EMC Principles made easy
Electromagnetic Compliance (EMC) is often described as a ‘Black Art’ but the key to unlocking it is to understand its basic principles. Once these have been learnt, EMC can suddenly appear much simpler.
When a product is being designed – be it a physical product or a system – it is important to ask what needs to be considered to ensure EMC is achieved. In order to do this, it is essential to take a step back to basics and consider how EMC interference is actually generated.
In the simplest of terms, interference is caused by moving from one state of energy to another. As with the flick of a light switch, we have come to expect this transfer of energy to be instantaneous. EMC regulations, from commercial to medical to military, are essentially all asking how to stop the voltage overshoot or undershoot which takes place during this transfer of energy so that a product can function without interference.
Ask the right questions
It is the probability of such interference which has to be identified. No matter how much electromagnetic noise is generated, it must be remembered that there has to be someone or something receiving that noise for interference to occur. The key questions which must be asked are:
- Where is this product going to be used?
- With what/whom is it going to interfere?
- How will the energy travel from the product to its “victim”
Energy will travel either down the cabling or through the air, the two mechanisms therefore being radiation and conduction. This is why the standards used are based around radiated and conducted tests.
There are other mechanisms of which to be aware, such as capacitive coupling and induction. These are more unusual, even though induction is predicted to increase in significance as new technologies, such as wireless charging of electric cars and appliances, continue to emerge and become more widely adopted, the potential interference that they cause is limited.
Take three key factors into account
Whether it is a product, a system or a printed circuit board, the basic EMC principles remain the same. When considering how the design of the product could ensure greater electromagnetic compatibility, there are three key factors to take into account:
When reviewing the shielding we think of metal boxes or shielded cables – things that provide a Faraday Cage. It is essential to make provision for 360° of complete continuity of the Faraday Cage – from good conductivity of the product's housing to its lid or termination of cables. Once sufficient shielding has been achieved, more energy will inevitably be pushed out via the cabling so appropriate filtering must now be considered. Finally, earthing, or how the energy will travel from a high potential to the earth/ground, must be factored into the equation.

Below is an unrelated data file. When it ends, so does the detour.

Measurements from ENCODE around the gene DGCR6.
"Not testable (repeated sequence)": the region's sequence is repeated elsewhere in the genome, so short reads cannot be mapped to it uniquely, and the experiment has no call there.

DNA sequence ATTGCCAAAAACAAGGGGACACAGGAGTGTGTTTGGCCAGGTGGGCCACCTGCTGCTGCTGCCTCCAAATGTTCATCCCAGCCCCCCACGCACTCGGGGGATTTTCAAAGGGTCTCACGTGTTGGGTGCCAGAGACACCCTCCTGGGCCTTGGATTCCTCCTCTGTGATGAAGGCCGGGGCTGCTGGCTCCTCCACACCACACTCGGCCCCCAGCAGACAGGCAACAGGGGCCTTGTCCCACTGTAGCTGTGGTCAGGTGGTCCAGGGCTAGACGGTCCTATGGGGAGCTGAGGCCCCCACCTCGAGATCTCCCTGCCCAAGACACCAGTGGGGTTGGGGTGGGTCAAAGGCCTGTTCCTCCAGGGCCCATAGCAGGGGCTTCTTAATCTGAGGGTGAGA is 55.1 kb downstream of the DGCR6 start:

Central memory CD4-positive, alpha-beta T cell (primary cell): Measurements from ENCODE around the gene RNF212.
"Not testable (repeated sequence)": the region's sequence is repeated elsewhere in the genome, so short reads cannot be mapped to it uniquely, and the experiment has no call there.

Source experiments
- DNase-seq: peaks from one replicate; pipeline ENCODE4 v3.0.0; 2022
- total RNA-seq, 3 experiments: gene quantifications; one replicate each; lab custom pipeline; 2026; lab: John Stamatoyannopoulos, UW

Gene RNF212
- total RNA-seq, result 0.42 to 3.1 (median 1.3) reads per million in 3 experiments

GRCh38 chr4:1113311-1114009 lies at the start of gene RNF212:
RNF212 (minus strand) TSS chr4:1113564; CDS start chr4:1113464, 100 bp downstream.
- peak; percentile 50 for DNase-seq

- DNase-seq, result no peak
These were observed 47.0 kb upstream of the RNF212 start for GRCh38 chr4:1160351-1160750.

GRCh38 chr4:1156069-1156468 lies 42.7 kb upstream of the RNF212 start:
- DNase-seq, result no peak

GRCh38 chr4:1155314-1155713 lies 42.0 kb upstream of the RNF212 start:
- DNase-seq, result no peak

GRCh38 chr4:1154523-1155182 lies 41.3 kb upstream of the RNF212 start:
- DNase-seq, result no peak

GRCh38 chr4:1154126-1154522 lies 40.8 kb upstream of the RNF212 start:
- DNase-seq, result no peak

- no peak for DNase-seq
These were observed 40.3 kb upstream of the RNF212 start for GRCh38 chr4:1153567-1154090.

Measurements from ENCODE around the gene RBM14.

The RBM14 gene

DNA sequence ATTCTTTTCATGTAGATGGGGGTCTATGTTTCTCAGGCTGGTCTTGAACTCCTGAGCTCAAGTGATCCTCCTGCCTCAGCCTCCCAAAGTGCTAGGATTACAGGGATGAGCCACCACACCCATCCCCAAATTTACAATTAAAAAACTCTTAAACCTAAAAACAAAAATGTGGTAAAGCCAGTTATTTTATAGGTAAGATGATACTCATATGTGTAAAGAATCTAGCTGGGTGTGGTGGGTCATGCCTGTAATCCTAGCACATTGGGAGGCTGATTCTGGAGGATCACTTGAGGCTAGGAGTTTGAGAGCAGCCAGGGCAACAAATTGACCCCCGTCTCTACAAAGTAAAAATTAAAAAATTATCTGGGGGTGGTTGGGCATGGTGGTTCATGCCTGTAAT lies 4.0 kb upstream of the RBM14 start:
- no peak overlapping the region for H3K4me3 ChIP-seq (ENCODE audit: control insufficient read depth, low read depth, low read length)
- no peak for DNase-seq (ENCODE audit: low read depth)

Element regularly sees products fail because of the failure to fully take into account one or more of these three factors. It is for this reason that we now offer an Early Stage Qualification (ESQ®) service to support manufacturers through the complex nature of qualification testing and to allow for a smoother approvals journey. ESQ is essentially making sure that the shielding, filtering and earthing is considered early in the design process rather than at test point when failure becomes more likely. Time and time again, we have seen how an early investment at the front end enables the manufacturer to make substantial savings when they reach the test stage.
Qualify the prototype design early in the development cycle
The most cost-effective approach to product development will always be to qualify the prototype design early in the development cycle. A key target should then be to achieve success first time at the testing, approvals and certification phase. If a product has to be re-designed it can be prohibitively expensive, resulting in delays to market and a loss in consumer confidence.
Consider where the product may be exported early in the design process
Whilst many countries have adopted regulations that are almost identical to CE Marking, once a product is to be exported it becomes much more likely that mandatory third party testing will also be required. It is therefore vital to consider where the product may be exported to as early as possible in the design process, taking advice if necessary. Modifying a product later on to meet unforeseen export requirements can be a costly and time consuming exercise and is a common mistake.
CE Marking has now been a legal requirement for over twenty years yet thousands of products still fail every year. Test houses such as Element will continuously be asked to provide guidance and advice on EMC compliance, be it at the beginning or the end of the design process. However, early advice to prevent issues arising later will always be the safer and more cost effective option.
For more information on ESQ and EMC compliance, please contact us or call UK +44 808 234 1667 or US +1 888 786 7555.
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